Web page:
REFLECTION FOR TODAY
March 6, 2021
By Fr. Andrew Ibegbulem, OSA
“Look, all these years I served you and not once did I disobey your orders; yet you never gave me even a young goat to feast on with my friends. But when your son returns who swallowed up your property with prostitutes, for him you slaughter the fattened calf.” Luke 15:22–24
Mercy is a concept that seems to be on the wane in our society. Power and winning at all costs are the battle cry in today’s world, and mercy is considered weak. God, however, is more than willing to extend his limitless mercy to us. Even if we turn away from him, he will welcome us back into his arms – as long as we repent, and ask for his forgiveness.
Our gospel reference today presents us with the reaction of the faithful son in the Parable of the Prodigal Son. As we dig into the Parable of the Prodigal Son, we should be mindful that the title that modern editors have given this parable is distracting. While it’s certainly not false to call it the Parable of the Prodigal Son, it is distracting. To call it the Parable of the Prodigal Son distracts us from the joy of the father. It could be certainly right to call it the Parable of the Loving Father.
In the story, both sons were lost. One was lost far away in reckless living and the other lost at home in unforgivnness. Now was it fair that the father killed the fatted calf and threw this large party to celebrate his wayward son’s return? Was it fair that that same father apparently never even gave his faithful son a young goat to feast on with his friends? The right answer is that this is the wrong question.
It’s easy for us to live in such a way that we always want things to be “fair.” And when we perceive that another receives more than us, we can get angry and bitter. But asking whether or not this is fair is not the right question. When it comes to the mercy of God, God’s generosity and goodness far exceed what is perceived as fair. And if we are to share in the abundant mercy of God, we too must learn to rejoice in His superabundant mercy.
The joy of this father is the focus of Jesus’ teaching. That’s why he tells this parable to His disciples, including you and me. Yes, of course the prodigal son is a key figure in the parable. The parable wouldn’t make sense without him. But the focus here is not the sins of the son, but rather on the joy of the father.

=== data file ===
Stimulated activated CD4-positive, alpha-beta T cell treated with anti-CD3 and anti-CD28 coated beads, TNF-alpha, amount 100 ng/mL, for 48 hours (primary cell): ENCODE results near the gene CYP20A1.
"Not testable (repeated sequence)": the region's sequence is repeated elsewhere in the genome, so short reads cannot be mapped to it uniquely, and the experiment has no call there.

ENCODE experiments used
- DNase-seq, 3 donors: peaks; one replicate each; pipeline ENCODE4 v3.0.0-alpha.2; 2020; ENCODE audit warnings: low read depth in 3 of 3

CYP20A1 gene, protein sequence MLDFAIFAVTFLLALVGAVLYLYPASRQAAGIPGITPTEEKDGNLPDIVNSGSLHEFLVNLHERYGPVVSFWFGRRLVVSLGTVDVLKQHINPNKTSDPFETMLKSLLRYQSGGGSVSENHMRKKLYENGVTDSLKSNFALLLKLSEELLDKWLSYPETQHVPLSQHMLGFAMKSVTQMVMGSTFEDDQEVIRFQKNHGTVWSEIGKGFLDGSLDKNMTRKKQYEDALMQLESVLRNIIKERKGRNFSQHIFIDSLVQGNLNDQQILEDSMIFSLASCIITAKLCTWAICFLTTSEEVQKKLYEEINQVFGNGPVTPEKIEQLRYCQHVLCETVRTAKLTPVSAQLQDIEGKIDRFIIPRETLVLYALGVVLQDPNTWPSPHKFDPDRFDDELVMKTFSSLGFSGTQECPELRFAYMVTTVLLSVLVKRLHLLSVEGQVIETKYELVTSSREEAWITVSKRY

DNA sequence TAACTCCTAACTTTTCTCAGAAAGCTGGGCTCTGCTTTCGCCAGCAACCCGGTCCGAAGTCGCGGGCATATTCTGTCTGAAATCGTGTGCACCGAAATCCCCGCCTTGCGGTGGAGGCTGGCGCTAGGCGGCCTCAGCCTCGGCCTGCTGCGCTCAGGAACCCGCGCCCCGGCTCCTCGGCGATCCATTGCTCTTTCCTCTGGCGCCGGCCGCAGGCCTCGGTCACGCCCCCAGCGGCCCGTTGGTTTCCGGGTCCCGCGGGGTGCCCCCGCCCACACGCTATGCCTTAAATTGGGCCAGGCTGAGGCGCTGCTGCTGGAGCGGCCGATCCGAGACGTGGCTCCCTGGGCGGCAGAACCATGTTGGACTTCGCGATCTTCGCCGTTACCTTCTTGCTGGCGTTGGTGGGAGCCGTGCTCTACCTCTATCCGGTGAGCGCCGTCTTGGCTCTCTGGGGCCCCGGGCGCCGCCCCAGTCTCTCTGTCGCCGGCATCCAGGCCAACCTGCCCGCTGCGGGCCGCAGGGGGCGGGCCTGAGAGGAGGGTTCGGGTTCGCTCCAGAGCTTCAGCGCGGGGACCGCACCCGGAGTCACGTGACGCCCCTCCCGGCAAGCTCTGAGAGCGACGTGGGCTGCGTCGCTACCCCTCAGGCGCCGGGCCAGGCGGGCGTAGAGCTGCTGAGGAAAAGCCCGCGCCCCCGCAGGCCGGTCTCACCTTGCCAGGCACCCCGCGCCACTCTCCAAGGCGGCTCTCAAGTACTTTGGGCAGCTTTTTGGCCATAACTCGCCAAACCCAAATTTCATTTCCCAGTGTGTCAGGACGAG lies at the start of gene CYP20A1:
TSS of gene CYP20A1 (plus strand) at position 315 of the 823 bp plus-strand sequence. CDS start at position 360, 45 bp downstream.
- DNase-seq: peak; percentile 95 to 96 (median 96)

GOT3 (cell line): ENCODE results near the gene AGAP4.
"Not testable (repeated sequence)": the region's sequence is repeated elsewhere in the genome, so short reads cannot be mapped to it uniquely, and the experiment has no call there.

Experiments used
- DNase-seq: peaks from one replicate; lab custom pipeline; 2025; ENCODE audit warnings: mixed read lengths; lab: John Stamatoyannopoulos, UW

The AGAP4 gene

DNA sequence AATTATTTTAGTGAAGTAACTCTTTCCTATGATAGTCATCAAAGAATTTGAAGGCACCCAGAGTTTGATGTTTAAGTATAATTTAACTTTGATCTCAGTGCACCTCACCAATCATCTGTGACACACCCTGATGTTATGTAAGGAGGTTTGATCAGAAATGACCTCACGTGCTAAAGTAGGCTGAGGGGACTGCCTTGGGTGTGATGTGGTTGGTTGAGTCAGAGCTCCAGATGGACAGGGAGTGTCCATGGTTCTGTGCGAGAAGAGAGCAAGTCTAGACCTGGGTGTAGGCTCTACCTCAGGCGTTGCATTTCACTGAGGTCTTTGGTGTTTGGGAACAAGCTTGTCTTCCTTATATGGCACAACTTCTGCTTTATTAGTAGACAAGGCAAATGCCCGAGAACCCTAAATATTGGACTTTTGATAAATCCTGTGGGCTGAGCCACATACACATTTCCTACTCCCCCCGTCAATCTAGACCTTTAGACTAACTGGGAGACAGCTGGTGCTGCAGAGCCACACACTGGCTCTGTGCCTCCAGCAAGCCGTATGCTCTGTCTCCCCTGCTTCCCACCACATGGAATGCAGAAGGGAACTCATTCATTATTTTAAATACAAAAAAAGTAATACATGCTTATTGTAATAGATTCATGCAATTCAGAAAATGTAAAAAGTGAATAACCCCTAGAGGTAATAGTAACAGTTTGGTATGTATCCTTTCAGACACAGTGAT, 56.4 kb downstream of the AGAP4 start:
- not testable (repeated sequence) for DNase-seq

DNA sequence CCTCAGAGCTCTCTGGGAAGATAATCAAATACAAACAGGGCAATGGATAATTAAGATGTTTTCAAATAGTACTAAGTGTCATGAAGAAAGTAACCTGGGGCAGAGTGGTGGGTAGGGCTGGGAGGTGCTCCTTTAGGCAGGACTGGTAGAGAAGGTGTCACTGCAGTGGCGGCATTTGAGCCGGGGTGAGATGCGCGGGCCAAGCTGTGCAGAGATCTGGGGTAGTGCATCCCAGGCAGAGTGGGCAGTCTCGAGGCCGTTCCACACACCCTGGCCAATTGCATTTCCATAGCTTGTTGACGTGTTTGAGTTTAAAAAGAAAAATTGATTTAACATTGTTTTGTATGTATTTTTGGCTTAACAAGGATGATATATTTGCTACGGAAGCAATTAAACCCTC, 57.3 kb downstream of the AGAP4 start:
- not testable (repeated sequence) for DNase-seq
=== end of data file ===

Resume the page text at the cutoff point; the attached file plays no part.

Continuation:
In this story, the act of mercy given to his wayward son was exactly what that son needed. He needed to know that no matter what he had done in the past, his father loved him and rejoiced in his return. Therefore, this son needed an abundance of mercy, partly to reassure him of his father’s love. He needed this extra consolation so as to become convinced that he made the right choice in returning.
The other son, the one who had remained faithful throughout the years, was not treated unfairly. Rather, his discontent came from the fact that he himself lacked the same abundant mercy present in the heart of his father. He failed to love his brother to the same extent and, therefore, failed to see the need to offer this consolation to his brother as a way of helping him understand he was forgiven and welcomed back. Mercy is very demanding and far exceeds what we may at first perceive as rational and just. But if we desire to receive mercy in abundance, we must be ready and willing to offer it to those who need it the most.
When you transpose this parable to your own life, then, you need to recognize that God the Father’s joy is infinitely greater than your sins. A lot of Christians get caught up on this. Many Christians stay away from God because they do not believe that He is even more loving as the prodigal father. This may be due to the example set by their earthly fathers. This may be due to having committed a mortal sin of such depth that they don’t believe it possible for God to forgive them. Whatever the reason, they and we need to turn to the Father whom Jesus describes through this master parable.
Reflect, today, upon how merciful and generous you are willing to be, especially toward those who do not appear to deserve it. Remind yourself that the life of grace is not about being fair; it’s about being generous to a shocking extent. Commit yourself to this depth of generosity toward all and look for ways that you can console another’s heart with the mercy of God. If you do, that generous love will also bless your heart in abundance.
My most generous Lord, You are compassionate beyond what I can fathom. Your mercy and goodness far exceed what any of us deserve. Help me to be eternally grateful for Your goodness and help me to offer that same depth of mercy to those in most need. Jesus, I trust in You.